Akshay Sethi, head of customer experience at Amazon India, says the e-commerce giant is focused on creating a mobile-first experience. “A lot of innovative work is being done on payments over mobile devices. The smaller screen size of the phone has an impact on how customers browse, search, discover and research products on the phone. We do not try to force fit one mobile interface to all devices, we have multiple mobile platforms that help us support all internet enabled devices in the market.”
Google has just released a new mobile friendly ranking algorithm that is designed to give a boost to mobile friendly businesses and help them score better in search. Ranjoy Dey, head of digital, Havas Media India, says this makes it imperative for brands to shift their focus on developing the mobile assets. Once the destination is ready, executing mobile campaigns would become no-brainer. “The reason Google did this was to make brands aware that 60% of all searches for any category is taking place through mobile. Without a mobile friendly destination, the search results will either displease or distract the consumer,” said Dey.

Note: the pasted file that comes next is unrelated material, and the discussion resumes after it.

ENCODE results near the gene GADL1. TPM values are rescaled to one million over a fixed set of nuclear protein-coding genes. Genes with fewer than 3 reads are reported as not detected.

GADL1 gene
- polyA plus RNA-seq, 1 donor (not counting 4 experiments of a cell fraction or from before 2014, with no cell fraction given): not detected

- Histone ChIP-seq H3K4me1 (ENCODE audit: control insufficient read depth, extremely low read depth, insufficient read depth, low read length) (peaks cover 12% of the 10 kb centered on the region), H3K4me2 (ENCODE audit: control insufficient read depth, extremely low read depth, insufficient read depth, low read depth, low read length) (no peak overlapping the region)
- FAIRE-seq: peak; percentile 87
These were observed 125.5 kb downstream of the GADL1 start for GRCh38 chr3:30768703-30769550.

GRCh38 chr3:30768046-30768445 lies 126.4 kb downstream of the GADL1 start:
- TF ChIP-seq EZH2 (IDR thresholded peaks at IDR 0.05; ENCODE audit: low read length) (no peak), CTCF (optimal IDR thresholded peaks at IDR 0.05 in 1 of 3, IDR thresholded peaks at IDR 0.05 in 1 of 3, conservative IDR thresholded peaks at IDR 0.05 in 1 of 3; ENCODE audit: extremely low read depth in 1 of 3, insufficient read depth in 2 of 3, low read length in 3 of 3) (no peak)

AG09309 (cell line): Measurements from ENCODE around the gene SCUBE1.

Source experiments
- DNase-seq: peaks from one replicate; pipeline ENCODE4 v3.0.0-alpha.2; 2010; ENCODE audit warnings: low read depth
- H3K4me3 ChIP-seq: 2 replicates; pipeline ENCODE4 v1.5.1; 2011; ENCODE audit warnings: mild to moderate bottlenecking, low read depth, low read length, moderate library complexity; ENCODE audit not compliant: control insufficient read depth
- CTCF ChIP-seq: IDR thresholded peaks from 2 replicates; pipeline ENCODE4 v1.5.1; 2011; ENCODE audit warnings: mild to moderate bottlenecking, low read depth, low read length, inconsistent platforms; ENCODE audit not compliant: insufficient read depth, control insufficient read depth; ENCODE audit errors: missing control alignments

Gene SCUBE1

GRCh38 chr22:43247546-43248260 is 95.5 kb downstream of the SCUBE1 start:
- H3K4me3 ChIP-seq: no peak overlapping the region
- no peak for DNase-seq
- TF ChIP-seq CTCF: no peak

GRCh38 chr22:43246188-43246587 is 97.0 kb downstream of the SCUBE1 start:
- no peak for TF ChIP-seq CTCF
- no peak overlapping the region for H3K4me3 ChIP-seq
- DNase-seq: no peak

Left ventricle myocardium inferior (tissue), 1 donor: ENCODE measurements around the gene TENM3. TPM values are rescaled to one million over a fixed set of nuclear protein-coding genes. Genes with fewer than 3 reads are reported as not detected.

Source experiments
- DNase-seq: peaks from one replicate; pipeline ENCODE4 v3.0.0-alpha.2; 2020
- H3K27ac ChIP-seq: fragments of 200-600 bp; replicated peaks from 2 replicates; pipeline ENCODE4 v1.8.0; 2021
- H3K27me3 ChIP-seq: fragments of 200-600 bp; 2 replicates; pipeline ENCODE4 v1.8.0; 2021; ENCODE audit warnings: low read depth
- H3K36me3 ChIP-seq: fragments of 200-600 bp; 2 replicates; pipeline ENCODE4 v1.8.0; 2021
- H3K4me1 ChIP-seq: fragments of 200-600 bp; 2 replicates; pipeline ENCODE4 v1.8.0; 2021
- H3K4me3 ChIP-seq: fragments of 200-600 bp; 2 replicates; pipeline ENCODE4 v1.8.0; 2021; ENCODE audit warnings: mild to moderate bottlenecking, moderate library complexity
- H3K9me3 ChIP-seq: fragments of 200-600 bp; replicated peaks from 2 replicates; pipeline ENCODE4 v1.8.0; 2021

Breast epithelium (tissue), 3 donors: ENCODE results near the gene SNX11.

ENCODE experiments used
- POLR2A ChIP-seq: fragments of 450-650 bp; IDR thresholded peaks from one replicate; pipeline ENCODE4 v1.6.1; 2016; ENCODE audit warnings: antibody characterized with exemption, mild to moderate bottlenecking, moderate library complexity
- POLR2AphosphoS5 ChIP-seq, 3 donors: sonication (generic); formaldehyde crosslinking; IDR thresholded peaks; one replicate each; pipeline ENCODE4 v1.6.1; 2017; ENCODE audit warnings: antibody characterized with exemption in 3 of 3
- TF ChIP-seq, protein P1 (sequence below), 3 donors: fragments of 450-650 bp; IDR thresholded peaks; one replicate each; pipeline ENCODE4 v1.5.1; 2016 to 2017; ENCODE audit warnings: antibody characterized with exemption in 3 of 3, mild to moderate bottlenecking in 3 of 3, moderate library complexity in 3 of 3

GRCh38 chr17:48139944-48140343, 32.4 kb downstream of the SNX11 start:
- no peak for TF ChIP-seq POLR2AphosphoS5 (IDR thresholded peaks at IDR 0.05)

Neeraj Roy, managing director and chief executive at Hungama Digital Media Entertainment believes that all brands will have to align themselves to a “mobile first” strategy especially in the context of Google’s new algorithm. He is not surprised that Google is going mobile first with almost 90% of the next 300 million consumers will get online through a mobile phone. “Over 250 million people have accessed some sort of entertainment on mobile over the past 12 months. Compare this to potentially 30 million e-commerce consumers. Hungama’s services were accessed by 227 million customers last year who transacted and bought a ‘digital good’ from us—music, video, movie, game or app,” he says.
With the increase in mobile devices, many news companies are attempting to go mobile-first. They are trying to create content, tools, technology and advertising tailored specifically for the medium. They are rethinking how their journalism is reported and presented.
Raghav Bahl, founder and managing director of Network18 Group until its takeover by Reliance Group, recently ventured into the digital news domain by launching Quintillion Media, as a pure play digital media company. Quint.com, under Quintillion Media, was launched as an interactive, mobile first news service where a lot of the content was videos.